For those of you who don’t know, there is an ‘acro’ at Nanquidno that appears to be causing a few ID headaches. The views of many birders who have seen ‘it’ are varied. Some are saying its a Marsh, some Eastern Reed Warbler and others just a Eurasian Reed Warbler. There’s one thing for sure, unless it’s caught and feather samples taken for DNA analysis we’ll never know! Literature states that 1st year Marsh Warblers are difficult to seperate from Reed Warbler Acrocephalus scirpaceus. Svensson (1970) states that it is essential to obtain correct measurements and to get a co-worker to double check them! That obviously refers to birds in the hand, so birds in the field areÂ highly impossible to seperate on primary measurements alone. As far as plumage overall is concerned, Marsh Warbler has a warmer brown coloration and is often rufous-tinged on the rump and generally resembles A.Scirpaceus, though generally are slightly paler and more olive tinged above. In reality and in practice many appear identical. The tips to the inner six primaries are finely but clearly tipped whiteish, on average more obviously than in A.scirpaceus (but latter rarely just as pale-tipped).
The leg colour in Marsh Warbler is somewhat variable, though usually pinkish-straw in 1st year birds. The claw colour can be used as an ID aidÂ to birds in the hand. Â The feature is the contrast beteen the upper and underside of the claw. In A.scirpaceus there is a clear contrast between dark grey brown above and yellowish underside. This feature is almost impossible to distinguish in the field.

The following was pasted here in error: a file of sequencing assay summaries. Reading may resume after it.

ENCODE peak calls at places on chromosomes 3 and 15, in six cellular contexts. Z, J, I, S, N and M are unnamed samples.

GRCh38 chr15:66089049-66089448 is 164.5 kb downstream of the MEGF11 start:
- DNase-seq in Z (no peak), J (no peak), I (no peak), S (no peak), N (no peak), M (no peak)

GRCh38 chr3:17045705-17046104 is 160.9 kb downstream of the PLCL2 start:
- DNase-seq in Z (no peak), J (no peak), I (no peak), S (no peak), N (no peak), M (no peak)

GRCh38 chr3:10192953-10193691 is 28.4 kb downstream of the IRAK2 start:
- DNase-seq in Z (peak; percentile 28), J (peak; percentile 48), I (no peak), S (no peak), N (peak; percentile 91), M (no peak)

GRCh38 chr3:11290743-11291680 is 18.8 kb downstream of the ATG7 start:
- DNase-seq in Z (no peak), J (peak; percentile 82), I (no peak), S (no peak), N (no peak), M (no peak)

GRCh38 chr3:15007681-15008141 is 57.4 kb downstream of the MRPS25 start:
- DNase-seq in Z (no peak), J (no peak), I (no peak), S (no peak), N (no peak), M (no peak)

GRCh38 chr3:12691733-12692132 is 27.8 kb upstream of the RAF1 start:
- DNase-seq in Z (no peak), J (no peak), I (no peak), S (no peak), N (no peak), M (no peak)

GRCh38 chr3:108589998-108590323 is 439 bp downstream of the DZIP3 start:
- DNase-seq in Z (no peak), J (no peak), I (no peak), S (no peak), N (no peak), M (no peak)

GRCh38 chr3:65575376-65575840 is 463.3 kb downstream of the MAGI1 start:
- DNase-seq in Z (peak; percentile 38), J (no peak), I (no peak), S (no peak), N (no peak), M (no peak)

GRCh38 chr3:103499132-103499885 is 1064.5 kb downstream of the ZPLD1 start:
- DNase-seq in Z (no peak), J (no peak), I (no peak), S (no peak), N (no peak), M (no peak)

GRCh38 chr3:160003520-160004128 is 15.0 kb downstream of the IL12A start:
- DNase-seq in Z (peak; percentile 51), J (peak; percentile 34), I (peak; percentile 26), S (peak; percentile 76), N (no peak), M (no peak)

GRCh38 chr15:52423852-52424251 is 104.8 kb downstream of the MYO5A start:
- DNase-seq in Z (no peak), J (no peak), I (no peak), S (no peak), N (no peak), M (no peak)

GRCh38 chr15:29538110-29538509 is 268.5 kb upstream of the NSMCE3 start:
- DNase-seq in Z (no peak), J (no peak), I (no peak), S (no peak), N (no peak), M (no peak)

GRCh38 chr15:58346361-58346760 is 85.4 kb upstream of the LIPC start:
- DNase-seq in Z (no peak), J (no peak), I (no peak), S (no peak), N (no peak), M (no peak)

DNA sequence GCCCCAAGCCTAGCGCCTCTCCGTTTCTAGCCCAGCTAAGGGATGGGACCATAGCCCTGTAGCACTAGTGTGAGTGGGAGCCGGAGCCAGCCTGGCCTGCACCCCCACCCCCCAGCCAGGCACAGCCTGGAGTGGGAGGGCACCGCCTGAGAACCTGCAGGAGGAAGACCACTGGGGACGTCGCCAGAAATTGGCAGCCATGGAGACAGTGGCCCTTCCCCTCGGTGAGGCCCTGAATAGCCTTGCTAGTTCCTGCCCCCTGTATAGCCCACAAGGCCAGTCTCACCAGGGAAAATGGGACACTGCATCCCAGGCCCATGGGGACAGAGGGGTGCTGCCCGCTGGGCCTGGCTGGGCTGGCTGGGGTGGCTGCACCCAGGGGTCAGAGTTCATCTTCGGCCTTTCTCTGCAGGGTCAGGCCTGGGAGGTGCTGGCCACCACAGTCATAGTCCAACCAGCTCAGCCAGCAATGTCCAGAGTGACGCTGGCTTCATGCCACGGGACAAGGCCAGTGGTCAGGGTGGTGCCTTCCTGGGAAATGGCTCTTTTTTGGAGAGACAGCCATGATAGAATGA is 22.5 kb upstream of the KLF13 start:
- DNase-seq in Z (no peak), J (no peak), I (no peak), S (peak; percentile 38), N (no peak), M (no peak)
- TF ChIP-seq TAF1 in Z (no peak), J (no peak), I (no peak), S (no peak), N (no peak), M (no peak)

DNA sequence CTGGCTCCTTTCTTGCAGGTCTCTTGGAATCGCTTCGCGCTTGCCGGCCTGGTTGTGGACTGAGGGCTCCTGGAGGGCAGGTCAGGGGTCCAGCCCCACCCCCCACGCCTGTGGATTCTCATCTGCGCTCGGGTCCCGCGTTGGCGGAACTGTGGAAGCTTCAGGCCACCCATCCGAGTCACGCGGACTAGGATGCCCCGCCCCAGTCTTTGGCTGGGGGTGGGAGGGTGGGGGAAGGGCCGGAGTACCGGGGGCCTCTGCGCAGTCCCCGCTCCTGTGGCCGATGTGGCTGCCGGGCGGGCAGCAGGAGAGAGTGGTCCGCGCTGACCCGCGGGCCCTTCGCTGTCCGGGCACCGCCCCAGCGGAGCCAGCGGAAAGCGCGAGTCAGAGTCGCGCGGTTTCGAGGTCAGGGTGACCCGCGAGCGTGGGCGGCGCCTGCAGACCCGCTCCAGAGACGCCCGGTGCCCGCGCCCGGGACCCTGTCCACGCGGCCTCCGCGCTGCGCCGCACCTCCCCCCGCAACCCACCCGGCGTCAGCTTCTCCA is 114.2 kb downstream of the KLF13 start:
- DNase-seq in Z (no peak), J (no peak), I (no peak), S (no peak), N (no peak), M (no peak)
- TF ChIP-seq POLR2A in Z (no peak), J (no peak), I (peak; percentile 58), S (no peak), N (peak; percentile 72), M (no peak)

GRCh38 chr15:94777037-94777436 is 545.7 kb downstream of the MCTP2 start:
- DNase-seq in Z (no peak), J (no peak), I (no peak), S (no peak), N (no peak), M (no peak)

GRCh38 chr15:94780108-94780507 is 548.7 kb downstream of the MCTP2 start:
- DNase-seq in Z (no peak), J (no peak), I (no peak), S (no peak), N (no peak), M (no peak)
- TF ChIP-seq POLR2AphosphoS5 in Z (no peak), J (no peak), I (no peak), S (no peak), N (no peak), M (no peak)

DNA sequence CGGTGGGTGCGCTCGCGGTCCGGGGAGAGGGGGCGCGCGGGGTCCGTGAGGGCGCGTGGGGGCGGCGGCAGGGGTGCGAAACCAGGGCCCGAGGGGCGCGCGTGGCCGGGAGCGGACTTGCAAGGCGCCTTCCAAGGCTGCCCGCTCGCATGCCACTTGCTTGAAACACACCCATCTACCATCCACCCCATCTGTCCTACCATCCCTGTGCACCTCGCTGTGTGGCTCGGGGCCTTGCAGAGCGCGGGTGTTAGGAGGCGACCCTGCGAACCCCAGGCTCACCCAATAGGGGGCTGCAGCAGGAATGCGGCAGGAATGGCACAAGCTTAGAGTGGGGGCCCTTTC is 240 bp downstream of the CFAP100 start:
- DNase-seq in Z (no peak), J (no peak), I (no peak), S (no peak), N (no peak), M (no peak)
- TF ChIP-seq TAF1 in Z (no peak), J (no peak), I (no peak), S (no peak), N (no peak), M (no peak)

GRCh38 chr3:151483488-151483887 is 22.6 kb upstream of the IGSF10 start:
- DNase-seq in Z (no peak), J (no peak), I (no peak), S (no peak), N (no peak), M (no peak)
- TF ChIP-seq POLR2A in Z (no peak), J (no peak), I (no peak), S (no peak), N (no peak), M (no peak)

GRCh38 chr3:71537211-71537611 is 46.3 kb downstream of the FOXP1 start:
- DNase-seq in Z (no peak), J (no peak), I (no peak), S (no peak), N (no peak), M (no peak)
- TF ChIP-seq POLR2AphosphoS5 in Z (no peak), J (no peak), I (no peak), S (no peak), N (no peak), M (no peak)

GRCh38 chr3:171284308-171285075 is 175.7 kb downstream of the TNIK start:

‘Eastern’ Reed Warbler Ssp.fuscus is slightly greyer olive brown than nominate, less tinged rufous above and slightly whiter, less creamy-buff on sides of breast and flanks.
The Nanquidno bird is very pale and was initially thought by some to be a ‘hippolais’ warbler due to its stance and bill size. The bill has a pale lower mandible. The primary projection appears long and the primaries show small buff tips. Legs are pinkish yellow but feet show pale in some photgraphs and darker in others. The bird is extremely skulking and rarely showed for more than a few seconds, so well done to the photgraphers who did manage record shots! If you do have any photographs and want to submit them for discussion, they would be very welcome. As mentioned earlier, unless the bird is caught it will probably remain as ‘Acro Sp’ on the reports.
P.Freestone and M.Halliday (c) Cornwall Birding 2008
Reference: Identification Guide to European Passerines Svensson (1970)
Photos: M.Halliday and S.Rogers